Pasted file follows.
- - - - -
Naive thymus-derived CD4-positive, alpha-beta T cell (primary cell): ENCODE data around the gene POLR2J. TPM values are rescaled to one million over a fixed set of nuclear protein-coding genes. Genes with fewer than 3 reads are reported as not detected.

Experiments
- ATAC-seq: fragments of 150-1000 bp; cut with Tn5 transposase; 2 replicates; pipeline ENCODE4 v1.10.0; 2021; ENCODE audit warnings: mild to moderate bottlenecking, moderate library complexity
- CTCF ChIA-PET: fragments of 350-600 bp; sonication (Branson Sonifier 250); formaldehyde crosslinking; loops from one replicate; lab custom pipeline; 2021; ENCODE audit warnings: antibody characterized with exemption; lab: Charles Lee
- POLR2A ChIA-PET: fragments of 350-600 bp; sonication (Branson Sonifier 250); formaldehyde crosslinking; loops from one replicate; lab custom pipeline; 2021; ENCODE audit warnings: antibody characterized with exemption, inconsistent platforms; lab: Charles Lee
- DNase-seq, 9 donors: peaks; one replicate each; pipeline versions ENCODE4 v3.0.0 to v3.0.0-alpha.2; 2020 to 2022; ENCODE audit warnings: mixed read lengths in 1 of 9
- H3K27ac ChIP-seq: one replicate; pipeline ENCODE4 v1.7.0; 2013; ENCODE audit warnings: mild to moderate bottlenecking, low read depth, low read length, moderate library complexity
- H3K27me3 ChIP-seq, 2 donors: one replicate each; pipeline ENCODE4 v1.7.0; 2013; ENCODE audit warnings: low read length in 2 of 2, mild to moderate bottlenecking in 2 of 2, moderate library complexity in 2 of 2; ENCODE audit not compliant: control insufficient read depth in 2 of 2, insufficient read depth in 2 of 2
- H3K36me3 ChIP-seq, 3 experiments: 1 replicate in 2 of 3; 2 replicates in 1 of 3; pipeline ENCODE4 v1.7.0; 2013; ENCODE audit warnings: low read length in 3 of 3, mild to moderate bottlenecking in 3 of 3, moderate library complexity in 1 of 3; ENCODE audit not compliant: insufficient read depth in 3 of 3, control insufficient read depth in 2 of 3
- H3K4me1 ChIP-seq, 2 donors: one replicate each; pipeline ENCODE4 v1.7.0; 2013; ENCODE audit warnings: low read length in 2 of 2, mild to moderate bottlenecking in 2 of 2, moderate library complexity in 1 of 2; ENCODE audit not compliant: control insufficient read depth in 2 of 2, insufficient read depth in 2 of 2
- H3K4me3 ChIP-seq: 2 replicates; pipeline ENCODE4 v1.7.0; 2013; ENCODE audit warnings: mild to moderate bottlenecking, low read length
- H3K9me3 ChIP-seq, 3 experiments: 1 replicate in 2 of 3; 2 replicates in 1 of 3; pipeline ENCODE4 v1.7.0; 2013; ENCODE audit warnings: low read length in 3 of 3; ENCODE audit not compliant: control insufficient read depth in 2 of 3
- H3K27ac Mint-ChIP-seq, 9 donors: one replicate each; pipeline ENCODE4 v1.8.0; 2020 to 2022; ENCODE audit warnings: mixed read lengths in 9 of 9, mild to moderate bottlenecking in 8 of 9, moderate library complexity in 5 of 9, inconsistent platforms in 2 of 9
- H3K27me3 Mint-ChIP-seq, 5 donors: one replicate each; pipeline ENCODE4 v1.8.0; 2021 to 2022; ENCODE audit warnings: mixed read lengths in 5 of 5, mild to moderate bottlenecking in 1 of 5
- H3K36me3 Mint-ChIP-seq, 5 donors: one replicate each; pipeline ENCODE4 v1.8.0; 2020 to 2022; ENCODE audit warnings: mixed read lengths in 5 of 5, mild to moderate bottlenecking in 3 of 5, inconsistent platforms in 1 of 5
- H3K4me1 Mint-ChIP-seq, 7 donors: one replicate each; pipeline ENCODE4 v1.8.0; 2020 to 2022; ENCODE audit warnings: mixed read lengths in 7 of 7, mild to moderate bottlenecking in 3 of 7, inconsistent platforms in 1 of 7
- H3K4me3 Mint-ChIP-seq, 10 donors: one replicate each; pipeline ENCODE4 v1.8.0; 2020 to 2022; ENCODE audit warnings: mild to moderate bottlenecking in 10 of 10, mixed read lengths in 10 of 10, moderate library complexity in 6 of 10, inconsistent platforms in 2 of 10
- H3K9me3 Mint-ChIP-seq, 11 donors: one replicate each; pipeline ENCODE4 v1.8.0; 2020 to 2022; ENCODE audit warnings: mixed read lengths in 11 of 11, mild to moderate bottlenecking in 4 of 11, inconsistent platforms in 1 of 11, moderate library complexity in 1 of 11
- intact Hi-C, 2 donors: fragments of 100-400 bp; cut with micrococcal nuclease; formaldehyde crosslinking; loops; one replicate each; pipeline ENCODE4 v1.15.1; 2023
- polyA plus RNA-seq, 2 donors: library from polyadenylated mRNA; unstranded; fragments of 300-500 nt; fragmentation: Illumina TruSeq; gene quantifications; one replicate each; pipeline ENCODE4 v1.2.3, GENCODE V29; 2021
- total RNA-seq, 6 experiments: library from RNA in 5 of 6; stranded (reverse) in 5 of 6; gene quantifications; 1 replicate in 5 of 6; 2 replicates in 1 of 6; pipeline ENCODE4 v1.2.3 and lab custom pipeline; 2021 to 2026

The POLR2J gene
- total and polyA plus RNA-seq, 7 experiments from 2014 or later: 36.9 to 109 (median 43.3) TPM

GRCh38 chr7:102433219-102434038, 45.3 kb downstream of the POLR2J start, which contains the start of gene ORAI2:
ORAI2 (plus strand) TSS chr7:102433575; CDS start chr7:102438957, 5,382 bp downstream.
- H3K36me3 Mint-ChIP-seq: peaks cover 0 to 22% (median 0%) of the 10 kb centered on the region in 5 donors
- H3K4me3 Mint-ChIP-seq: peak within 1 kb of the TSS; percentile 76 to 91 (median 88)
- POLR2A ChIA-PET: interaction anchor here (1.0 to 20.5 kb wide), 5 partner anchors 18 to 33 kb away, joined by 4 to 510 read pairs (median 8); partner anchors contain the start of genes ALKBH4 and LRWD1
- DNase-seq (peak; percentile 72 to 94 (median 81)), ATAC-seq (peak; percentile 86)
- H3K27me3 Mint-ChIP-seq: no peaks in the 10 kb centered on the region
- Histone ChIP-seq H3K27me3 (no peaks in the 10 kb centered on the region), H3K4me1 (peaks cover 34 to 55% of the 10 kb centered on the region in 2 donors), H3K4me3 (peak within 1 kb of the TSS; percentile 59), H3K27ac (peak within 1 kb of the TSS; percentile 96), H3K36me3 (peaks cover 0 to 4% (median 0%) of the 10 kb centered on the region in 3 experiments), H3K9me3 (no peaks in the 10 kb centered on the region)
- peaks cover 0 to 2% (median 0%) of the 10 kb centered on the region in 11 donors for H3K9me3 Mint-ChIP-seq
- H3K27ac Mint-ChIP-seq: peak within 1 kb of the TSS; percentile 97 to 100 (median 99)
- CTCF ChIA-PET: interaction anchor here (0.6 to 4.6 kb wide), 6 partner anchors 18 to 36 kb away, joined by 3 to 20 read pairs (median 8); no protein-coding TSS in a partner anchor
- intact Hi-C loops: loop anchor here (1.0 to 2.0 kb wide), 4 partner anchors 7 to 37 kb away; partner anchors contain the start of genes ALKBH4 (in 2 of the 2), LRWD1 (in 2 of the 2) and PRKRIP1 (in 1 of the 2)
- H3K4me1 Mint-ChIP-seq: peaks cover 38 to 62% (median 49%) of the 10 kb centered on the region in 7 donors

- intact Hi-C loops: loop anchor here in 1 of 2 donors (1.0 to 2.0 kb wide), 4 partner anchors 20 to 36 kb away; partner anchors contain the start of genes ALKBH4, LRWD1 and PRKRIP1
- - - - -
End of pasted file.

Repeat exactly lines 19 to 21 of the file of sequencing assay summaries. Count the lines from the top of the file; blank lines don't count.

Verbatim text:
- intact Hi-C, 2 donors: fragments of 100-400 bp; cut with micrococcal nuclease; formaldehyde crosslinking; loops; one replicate each; pipeline ENCODE4 v1.15.1; 2023
- polyA plus RNA-seq, 2 donors: library from polyadenylated mRNA; unstranded; fragments of 300-500 nt; fragmentation: Illumina TruSeq; gene quantifications; one replicate each; pipeline ENCODE4 v1.2.3, GENCODE V29; 2021
- total RNA-seq, 6 experiments: library from RNA in 5 of 6; stranded (reverse) in 5 of 6; gene quantifications; 1 replicate in 5 of 6; 2 replicates in 1 of 6; pipeline ENCODE4 v1.2.3 and lab custom pipeline; 2021 to 2026